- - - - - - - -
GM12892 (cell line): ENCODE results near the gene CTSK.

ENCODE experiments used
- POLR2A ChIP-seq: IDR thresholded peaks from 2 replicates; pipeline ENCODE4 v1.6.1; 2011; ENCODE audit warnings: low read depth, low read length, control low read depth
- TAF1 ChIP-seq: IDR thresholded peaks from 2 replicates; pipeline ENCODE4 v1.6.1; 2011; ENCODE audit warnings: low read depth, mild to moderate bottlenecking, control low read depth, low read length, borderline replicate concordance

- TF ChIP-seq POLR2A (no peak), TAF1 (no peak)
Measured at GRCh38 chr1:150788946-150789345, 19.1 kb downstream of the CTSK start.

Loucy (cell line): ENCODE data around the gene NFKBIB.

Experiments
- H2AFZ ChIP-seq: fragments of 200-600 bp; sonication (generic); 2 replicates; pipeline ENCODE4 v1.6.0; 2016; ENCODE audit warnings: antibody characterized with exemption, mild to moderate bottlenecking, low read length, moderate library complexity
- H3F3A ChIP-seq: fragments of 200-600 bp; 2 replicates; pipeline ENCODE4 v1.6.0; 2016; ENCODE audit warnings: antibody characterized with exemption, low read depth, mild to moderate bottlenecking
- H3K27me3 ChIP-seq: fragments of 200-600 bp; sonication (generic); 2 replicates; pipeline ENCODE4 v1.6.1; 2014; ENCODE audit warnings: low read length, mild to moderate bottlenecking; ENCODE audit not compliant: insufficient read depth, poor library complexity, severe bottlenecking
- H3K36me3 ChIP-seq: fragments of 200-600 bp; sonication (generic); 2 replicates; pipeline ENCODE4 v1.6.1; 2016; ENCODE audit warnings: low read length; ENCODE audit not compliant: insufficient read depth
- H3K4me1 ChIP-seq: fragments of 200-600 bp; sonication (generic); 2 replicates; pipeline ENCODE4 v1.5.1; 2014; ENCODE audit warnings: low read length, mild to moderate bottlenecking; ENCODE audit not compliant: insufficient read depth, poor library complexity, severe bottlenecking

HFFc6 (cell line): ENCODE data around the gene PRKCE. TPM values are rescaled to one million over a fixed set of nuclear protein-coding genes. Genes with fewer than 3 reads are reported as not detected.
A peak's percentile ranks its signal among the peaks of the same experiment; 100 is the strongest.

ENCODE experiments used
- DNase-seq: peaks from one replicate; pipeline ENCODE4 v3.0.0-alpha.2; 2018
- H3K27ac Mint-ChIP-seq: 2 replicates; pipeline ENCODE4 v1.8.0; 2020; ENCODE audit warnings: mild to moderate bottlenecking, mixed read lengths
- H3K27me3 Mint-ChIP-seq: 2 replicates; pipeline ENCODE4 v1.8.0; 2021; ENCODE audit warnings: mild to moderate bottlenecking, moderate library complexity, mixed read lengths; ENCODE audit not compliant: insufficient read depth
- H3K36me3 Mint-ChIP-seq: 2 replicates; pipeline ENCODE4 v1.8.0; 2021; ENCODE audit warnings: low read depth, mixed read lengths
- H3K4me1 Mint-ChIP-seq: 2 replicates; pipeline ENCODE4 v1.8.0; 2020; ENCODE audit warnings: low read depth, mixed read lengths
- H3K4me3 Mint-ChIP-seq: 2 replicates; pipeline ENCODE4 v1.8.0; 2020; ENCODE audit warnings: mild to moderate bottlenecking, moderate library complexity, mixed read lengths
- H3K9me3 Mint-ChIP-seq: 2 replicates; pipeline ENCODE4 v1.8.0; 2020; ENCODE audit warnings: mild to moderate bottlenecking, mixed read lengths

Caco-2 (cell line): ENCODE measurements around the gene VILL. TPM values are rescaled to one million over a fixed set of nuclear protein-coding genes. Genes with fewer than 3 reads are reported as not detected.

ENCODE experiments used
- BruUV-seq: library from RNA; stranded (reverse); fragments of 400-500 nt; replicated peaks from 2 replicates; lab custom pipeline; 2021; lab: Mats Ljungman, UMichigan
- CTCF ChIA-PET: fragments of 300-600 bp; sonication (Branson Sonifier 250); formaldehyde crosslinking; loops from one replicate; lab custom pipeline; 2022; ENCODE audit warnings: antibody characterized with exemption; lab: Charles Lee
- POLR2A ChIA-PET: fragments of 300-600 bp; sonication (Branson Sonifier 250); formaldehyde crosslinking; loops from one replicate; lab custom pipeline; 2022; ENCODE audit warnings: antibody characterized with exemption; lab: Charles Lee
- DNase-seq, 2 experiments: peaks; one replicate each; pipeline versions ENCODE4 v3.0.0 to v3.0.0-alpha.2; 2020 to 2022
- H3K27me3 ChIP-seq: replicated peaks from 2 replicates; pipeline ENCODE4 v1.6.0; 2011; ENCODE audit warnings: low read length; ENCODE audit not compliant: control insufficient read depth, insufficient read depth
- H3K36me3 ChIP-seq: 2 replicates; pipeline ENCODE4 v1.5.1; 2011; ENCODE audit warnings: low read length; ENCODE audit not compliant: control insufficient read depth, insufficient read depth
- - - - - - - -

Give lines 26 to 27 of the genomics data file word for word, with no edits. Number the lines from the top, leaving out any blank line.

- BruUV-seq: library from RNA; stranded (reverse); fragments of 400-500 nt; replicated peaks from 2 replicates; lab custom pipeline; 2021; lab: Mats Ljungman, UMichigan
- CTCF ChIA-PET: fragments of 300-600 bp; sonication (Branson Sonifier 250); formaldehyde crosslinking; loops from one replicate; lab custom pipeline; 2022; ENCODE audit warnings: antibody characterized with exemption; lab: Charles Lee